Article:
What Body Are We Breeding?
The obligations of the day blind us. We focus on waking up and getting ready, getting where we need to go, negotiating work and family and love and bills and traffic and taxes. It’s not often that we afford ourselves the opportunity to survey the world, its mechanics and mode of operation. You’d think the media would help us with that but the opposite is true: the media focuses on current affairs, rarely stepping back to critique the system.
Step back for a moment now and look at the mechanics of the world around you. Look at what’s demanded of the body, how its movement is choreographed throughout the day. It’s quite odd.
Our jobs not only don’t ask us to move — they demand that we don’t move. We sit at desks for hours upon hours, staring at a screen occasionally getting up to drink some coffee or chat with a co-worker. A body that moves, that flexes its muscles, an active body: this goes against the very basis of the information economy.
Meanwhile, we feed this still body poorly. Obviously, not all of us: some of us take the time to pack a nice lunch, to eat well, to treat this stationary, withering frame of ours. But, on the whole, I think it’s safe to say that Americans at their jobs are not only not moving, they’re eating absolutely terrible food, gut wrenching food, soul killing food.
And drinking loads of lattes — antibiotic infused, hormone drenched milk fat with some shitty coffee in it.
This world is breeding a body that does not want to move, a body that is not physically vital. Sure, there are gyms, these ghettos of movement. But I’m not sure mindless, concerted movement breeds a healthy body. Watching tv while working an exercise bike ensures that we remain locked into the information economy, to the exchange of the new capital: images.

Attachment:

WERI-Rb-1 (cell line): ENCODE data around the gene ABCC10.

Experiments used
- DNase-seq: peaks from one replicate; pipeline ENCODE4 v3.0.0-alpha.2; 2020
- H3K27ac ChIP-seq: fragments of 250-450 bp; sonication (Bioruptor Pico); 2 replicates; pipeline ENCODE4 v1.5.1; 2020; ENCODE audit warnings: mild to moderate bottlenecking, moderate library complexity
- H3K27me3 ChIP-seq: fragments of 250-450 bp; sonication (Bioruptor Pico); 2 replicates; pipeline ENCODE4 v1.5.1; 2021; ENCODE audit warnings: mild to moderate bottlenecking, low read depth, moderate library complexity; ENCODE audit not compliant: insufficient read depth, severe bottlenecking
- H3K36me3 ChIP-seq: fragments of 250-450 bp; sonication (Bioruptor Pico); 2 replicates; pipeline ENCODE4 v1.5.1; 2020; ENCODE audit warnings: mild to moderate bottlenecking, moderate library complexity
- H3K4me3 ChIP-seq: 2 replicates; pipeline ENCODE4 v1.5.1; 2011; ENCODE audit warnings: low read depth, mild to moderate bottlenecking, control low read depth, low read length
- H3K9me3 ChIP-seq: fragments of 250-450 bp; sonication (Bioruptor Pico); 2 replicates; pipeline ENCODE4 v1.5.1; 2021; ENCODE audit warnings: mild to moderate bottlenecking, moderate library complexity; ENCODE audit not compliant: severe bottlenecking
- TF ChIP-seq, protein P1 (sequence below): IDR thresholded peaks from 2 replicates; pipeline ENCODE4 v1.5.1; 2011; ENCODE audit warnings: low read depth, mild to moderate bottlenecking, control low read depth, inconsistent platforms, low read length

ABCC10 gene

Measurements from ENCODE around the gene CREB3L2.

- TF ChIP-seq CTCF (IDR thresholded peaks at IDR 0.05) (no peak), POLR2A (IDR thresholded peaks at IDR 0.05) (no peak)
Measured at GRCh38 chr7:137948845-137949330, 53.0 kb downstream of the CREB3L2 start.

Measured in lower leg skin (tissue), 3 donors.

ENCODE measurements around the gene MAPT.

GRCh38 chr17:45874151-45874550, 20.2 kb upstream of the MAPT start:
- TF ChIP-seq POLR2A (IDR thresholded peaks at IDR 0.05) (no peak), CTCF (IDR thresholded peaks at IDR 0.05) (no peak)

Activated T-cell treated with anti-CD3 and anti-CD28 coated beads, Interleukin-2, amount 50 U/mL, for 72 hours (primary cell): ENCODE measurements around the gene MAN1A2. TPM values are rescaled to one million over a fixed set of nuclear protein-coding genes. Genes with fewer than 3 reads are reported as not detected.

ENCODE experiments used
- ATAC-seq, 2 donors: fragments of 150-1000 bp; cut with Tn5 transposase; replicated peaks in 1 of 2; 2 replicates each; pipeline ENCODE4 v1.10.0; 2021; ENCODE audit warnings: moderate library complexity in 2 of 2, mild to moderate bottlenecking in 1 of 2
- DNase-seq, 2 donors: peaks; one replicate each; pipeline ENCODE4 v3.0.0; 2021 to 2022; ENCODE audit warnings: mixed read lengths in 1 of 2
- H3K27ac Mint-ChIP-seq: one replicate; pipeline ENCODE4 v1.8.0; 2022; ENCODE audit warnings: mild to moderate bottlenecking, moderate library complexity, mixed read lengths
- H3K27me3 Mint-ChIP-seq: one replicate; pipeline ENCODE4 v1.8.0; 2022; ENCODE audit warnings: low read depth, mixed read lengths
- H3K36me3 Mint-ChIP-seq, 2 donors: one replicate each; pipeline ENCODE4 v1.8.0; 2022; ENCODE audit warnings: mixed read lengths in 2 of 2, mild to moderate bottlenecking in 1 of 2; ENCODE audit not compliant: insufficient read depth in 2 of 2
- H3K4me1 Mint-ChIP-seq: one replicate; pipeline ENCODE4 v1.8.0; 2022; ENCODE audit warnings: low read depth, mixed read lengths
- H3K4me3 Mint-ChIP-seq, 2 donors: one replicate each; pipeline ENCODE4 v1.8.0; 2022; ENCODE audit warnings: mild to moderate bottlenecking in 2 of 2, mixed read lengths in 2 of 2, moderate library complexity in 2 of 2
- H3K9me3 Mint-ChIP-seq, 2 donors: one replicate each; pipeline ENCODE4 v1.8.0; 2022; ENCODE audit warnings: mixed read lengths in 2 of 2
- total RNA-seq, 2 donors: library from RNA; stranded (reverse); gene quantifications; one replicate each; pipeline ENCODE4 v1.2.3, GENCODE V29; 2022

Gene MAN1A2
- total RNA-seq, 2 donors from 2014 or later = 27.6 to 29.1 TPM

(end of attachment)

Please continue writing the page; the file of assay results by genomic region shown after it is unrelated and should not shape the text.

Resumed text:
And so, as a culture, we are being bred to manipulate pixels and words, images and icons. Capital demands a new kind of body, one that doesn’t need to lift or heave — and one that doesn’t want to run about, fuck, frolic. The industrial age is truly over; the informational body is being born.
And it is not pretty, this birth, this metamorphosis, this breeding. It demands a disciplining of our days that is unsavory — waking to the shrill cry of the alarm clock, slouching through maniacal traffic, being forced to sit at a desk staring at a screen for hours upon hours.
Marcuse calls this the body of labor. But that’s not quite right because the very nature of labor has changed — and this new labor doesn’t want a body at all. It wants a brain that can fill in the gaps between machines, between computers. I want to say: it’s the antibody of non-labor labor. But that’s a supremely ugly phrase.
The body of pleasure is being bred out of existence, leaving us literally impotent, popping Viagra just to continue the species.
And the shitty things is, this whole thing is gonna come crashing down and we’ll need to be strong, really fucking strong, to survive. But by then we’ll be shriveled, mere husks left to be blown away by the mighty winds that come.
A | A | A
If you’ve been looking for a chance to say something then this very well could be it.
I wish to God I’d had a list like this when I was 23.
Answer phones better than anyone else has answered phones before. Relay messages so brilliant, they bring people to tears. Turn the coffee run into the choreography of Swan Lake. Become best friends with every intern and every underling and every taxi driver you encounter.
I remember taking the pen and notebook from that woman outside the courtroom, flipping to a clean page in the book, and writing, JESSICA IS SAD in big, bold, uncoordinated letters. “My sister is going to be a good writer someday! Look at how nice her lines are!”